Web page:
North Carolina’s top public-health official is appealing to people across the state to “take personal responsibility for their actions and [for] slowing the spread” of COVID-19, in light of today’s report of 6,018 new cases statewide of the disease.
“Always wear a mask when with people you don’t live with,” implores Dr. Mandy Cohen, Secretary of the N.C. Dept. of Health and Human Services, in a statement today on the NCDHHS COVID-19 dashboard, “keep your distance from other people and wash your hands often.”
Dr. Cohen issued a similar urgent message at a briefing Thursday during which she cited the “devastating milestone” of more than 5,000 new COVID-19 cases being reported in one day and North Carolina’s “highest positive rate yet” of 11.4 percent on Wednesday.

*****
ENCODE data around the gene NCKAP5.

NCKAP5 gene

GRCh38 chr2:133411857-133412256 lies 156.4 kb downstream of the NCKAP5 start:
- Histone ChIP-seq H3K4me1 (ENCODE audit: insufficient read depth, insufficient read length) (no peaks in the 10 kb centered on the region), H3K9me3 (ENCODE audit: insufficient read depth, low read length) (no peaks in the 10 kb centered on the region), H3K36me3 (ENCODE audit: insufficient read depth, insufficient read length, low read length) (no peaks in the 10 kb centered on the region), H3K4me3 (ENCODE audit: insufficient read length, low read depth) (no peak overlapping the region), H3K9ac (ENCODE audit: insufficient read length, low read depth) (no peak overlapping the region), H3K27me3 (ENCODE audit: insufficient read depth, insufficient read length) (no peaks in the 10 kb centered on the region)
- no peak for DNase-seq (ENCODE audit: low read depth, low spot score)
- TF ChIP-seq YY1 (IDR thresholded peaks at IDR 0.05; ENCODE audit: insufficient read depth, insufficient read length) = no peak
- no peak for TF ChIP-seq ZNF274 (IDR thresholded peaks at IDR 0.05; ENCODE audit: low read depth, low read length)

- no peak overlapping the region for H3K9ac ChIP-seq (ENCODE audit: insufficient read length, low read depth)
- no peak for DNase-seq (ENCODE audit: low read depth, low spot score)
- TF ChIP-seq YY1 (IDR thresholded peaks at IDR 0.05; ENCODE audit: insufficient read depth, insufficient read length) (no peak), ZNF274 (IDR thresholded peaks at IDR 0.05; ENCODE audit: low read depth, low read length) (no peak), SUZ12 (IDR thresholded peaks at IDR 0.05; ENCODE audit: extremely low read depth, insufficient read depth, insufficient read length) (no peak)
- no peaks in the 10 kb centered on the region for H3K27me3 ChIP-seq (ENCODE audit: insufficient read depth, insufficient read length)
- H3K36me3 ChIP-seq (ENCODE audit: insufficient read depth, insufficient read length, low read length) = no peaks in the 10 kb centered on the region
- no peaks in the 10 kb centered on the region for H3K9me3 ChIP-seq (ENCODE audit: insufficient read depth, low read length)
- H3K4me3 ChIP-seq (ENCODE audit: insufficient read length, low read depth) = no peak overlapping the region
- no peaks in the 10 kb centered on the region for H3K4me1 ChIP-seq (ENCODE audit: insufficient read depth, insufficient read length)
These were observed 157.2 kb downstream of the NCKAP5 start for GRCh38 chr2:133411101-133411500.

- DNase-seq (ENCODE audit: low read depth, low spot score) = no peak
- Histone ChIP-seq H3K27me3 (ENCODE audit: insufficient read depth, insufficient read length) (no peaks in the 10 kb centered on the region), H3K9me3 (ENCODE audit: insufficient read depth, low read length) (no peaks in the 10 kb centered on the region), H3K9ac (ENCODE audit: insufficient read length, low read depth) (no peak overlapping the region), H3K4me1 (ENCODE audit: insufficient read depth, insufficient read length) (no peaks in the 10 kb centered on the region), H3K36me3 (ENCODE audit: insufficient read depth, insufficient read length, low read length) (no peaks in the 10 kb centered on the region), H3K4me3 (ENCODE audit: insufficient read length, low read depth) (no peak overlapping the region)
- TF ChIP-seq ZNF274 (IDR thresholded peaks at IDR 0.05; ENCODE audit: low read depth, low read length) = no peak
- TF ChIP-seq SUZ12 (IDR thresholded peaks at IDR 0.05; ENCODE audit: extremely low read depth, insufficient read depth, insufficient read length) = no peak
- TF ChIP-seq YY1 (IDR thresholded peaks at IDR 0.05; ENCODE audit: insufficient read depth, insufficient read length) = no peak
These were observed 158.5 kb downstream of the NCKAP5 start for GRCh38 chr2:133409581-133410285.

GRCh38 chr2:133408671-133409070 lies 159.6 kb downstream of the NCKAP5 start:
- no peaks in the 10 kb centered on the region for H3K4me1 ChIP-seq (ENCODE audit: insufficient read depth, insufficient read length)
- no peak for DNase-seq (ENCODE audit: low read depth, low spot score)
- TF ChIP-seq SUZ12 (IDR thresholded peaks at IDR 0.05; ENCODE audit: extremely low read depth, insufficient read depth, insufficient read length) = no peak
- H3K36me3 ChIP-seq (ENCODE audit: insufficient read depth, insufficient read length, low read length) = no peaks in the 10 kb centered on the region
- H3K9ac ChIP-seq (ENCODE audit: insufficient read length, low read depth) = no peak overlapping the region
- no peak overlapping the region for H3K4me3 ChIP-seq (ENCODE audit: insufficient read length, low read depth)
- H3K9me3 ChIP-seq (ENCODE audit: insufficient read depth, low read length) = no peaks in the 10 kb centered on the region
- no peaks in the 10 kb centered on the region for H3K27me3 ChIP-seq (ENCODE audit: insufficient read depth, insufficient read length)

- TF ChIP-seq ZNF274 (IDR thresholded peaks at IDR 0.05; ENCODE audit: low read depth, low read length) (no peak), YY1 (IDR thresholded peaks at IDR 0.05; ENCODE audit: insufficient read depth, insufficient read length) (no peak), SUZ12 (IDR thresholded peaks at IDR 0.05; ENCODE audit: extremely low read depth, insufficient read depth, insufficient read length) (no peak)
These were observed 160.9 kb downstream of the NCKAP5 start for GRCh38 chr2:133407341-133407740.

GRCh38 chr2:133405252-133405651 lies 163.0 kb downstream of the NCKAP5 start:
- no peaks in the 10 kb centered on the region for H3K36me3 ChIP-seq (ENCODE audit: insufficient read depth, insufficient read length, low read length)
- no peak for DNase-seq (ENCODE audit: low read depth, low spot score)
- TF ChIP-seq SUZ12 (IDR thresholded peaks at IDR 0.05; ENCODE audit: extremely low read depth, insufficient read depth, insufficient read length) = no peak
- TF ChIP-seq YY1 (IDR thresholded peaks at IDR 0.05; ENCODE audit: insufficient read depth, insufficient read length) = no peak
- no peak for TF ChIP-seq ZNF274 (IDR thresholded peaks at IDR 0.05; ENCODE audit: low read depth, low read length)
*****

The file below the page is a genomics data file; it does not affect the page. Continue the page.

“In less than a week,” Dr. Mandy Cohen says today, “we went from exceeding 5,000 new cases reported in one day to exceeding 6,000. This is very worrisome.”
North Carolina’s new COVID-19 case total yesterday was 5,303; on Thursday, it was 5,637.
“We are seeing our highest rates of tests that come back positive despite the fact we are doing a lot of testing,” the Secretary continues in her statement. “This indicates we have even more viral spread across our state now. We have record numbers of hospitalizations and people in the ICU.”
Today’s NCDHHS dashboard reports a record-high 2,171 hospitalizations statewide—a COVID-19 metric that keeps climbing with each passing day.
The positivity rate for the past 24 hours of testing was 10.7 percent, marking the fifth consecutive day that the percentage of positive tests among the total number of tests performed has exceeded 10 percent.
“I am asking each North Carolinian to take personal responsibility for their actions and [for] slowing the spread of this virus,” the Secretary implores.
At her Thursday briefing, Dr. Cohen also asked people to “show our care” for others by limiting social activities as much as possible and always wearing a mask when in the company of those with whom we do not live.
This past week the U.S. Centers for Disease Control and Prevention revised its COVID-19 guidelines to recommend “universal mask use” indoors.